The reduction of threats posed to officers by civilians would then alleviate the siege mindset of the police. Highly sophisticated weapons sold to United States citizens force the police to keep up. This race of arms implies that the officers have justified fears concerning the firepower’s nature they regularly confront. Strengthening the regulations of guns to reduce improper purchasing and their availability is also a solution.

Community policing happens to be a philosophy that supports and promotes strategies of an organization to tackle the causes and also mitigate the fear of social disorder and crime via partnerships between the community and the police and problem-solving tactics (Cassisi, 2016). A significant shift from traditional policing that is reactive, community policing insists on preventing crime before its occurrence. The latter is an essential part of improving life quality in the community. Critical attributes of community policing involve a partnership with the community; solving problems; and transformation of policing agencies to empower and support front-line officers, encourage innovation in problem-solving and decentralize command.

Problem-Solving and the SARA Model in Policing

SARA model of problem-solving has been employed by community-oriented policing for long-term solutions to a crime having less interaction with the criminal justice system and has a lot to do with changing the perception (McGregor, 2018). The acronym for SARA is Scanning, Analysis, Response, and Assessment, which refers to significant steps in the process of decision-making and problem-solving. It involves four major components.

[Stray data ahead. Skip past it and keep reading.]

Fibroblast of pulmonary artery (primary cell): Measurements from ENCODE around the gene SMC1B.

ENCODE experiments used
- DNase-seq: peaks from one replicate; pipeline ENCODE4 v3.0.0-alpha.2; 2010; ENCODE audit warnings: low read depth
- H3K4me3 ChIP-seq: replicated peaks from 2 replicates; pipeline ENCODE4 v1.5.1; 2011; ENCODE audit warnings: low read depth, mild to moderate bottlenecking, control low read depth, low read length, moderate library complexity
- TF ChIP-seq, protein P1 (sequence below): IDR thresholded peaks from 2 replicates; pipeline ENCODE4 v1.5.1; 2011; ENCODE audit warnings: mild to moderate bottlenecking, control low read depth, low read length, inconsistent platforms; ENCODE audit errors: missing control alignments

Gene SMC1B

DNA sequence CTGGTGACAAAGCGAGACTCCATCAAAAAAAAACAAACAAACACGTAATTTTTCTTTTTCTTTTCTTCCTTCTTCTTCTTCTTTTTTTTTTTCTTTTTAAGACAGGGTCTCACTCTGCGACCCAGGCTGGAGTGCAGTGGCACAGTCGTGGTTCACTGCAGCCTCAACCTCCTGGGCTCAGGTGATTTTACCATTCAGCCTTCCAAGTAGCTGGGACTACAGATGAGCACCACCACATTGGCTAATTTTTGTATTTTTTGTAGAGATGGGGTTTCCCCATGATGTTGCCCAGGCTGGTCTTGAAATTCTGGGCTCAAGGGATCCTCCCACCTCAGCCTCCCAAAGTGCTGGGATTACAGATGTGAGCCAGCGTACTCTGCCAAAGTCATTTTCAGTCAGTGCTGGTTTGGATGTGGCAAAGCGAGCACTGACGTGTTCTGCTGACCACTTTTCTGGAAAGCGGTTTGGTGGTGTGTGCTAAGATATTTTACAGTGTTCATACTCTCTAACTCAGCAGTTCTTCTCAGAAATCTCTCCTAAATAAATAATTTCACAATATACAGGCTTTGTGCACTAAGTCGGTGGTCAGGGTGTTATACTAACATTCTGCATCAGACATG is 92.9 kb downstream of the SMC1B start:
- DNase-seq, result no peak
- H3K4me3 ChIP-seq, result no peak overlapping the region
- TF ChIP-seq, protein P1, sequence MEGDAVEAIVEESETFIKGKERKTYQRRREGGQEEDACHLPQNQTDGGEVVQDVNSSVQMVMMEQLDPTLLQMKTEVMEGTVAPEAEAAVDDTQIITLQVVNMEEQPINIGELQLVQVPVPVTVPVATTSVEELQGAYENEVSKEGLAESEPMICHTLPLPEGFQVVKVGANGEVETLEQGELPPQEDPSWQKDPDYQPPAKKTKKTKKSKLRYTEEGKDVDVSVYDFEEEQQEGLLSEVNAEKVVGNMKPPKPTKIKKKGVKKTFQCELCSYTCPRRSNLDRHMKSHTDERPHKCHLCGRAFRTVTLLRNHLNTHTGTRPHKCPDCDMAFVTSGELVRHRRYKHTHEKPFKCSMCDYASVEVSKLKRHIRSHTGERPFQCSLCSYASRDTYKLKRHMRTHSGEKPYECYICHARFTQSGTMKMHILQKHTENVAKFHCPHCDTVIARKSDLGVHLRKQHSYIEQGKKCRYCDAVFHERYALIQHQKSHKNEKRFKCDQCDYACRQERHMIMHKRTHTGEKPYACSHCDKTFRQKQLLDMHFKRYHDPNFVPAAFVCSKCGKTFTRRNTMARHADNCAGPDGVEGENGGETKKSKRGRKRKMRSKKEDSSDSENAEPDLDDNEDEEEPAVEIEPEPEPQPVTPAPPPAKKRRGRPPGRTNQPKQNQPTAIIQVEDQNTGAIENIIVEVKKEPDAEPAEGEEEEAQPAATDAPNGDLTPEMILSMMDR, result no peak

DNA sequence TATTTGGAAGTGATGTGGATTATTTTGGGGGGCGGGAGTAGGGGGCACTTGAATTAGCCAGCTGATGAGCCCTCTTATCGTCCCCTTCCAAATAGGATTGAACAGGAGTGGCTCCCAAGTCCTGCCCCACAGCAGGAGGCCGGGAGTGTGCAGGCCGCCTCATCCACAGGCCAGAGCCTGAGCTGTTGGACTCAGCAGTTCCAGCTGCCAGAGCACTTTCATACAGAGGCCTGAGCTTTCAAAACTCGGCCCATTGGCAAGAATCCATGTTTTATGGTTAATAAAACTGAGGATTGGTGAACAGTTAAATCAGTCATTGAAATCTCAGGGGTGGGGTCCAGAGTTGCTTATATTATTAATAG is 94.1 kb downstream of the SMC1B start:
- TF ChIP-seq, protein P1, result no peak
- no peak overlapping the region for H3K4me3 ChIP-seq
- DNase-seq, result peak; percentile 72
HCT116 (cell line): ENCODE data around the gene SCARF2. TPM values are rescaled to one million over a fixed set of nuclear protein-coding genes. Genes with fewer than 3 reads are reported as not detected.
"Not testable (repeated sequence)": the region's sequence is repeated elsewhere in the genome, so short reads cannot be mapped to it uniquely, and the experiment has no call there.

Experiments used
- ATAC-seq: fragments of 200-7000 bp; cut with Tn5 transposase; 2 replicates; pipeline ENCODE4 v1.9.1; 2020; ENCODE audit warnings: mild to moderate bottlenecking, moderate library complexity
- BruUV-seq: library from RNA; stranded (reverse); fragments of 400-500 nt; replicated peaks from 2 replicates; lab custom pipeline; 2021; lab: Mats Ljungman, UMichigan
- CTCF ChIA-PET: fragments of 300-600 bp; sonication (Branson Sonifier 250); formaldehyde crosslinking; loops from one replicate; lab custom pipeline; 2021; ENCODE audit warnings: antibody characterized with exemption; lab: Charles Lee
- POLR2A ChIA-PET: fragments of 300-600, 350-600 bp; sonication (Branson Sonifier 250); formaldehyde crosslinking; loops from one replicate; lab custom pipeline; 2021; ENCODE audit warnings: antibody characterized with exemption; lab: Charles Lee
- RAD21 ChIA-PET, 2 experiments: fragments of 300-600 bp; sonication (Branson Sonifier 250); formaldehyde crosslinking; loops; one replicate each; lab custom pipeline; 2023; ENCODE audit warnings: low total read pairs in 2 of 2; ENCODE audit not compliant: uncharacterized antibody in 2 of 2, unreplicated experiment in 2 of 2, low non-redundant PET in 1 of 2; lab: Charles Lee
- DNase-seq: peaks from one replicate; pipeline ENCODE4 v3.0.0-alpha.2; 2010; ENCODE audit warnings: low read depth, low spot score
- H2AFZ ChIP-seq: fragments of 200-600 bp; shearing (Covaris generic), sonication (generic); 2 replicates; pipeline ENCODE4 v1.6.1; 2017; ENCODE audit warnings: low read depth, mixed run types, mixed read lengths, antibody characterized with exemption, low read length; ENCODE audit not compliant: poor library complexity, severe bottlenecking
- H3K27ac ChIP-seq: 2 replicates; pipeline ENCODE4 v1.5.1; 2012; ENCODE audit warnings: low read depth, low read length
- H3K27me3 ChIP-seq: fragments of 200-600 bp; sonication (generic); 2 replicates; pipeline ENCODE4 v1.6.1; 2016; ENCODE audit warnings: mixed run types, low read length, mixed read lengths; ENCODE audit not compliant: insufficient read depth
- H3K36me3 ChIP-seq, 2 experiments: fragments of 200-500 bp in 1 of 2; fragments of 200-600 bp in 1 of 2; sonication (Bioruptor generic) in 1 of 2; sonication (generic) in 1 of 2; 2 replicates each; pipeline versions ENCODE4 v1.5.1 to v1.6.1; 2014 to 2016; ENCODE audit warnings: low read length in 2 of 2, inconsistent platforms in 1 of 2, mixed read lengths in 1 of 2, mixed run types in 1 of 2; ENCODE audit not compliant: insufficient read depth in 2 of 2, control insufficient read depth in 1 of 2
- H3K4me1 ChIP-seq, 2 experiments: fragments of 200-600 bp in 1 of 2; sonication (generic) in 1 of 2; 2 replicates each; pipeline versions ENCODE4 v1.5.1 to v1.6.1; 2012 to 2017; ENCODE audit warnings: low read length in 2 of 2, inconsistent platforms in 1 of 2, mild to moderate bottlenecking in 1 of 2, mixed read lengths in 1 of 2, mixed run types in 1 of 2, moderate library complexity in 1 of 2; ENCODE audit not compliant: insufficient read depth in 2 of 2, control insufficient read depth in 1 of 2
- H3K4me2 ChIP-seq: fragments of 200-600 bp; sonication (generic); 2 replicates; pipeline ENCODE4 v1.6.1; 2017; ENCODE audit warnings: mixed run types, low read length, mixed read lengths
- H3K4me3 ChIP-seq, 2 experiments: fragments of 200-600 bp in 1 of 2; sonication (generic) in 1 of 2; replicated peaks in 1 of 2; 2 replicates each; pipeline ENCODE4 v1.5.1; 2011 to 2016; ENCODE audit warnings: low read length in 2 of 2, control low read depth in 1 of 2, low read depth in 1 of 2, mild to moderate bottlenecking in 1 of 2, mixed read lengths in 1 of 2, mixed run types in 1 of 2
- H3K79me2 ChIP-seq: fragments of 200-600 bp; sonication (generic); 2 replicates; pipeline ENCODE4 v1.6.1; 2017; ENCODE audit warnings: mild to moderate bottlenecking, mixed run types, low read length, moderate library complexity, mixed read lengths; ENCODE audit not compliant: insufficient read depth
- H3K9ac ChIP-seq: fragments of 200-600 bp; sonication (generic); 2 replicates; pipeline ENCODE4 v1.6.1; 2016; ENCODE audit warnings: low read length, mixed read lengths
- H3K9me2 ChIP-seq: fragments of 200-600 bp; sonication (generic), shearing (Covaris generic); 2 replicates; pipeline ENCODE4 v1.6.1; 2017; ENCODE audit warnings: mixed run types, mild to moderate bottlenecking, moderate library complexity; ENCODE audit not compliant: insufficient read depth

Scanning refers to searching for problem activity patterns, including locations, victims, and crime types. It needs problem evaluation, the problem’s perception by both external partners and law enforcement, and problem severity analysis. The next step is the analysis which involves searching for the problem’s cause or identified issues (McGregor, 2018). There is the gathering of information from various sources, including reports of crimes and members of the community that are affected directly by that issue. Many factors are included in the causes of a problem, including law enforcement’s community perception as well as the neighborhood. Upon the identification of the cause, officials of law enforcement will then work alongside the community to develop and execute a proper response. After the implementation of the response, a continuous assessment should evaluate the solution’s effectiveness and make appropriate adjustments.


Cassisi, A. (2016). Justice for All? An analysis of police brutality in the United States, England & Canada. Retrieved from

Coyne, A. R. (2013). The Militarization of U.S. Domestic Policing. Retrieved from;jsessionid=AC19E7D1A96D8999D3DEDBB52C1AB0EA?doi=

Ferrara, V. (2015). Police Militarization in America: The Land of the Free and the Home of Contradictions. Retrieved from

McGregor, S. B. (2018). Enhancing SARA: a new approach in an increasingly complex world. Crime Science.

Trilling, D. (2017). The militarization of America’s police may reduce crime: New study. Havard Kennedy School.


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Week 3 – Assignment 2: Examine the Militarization of Police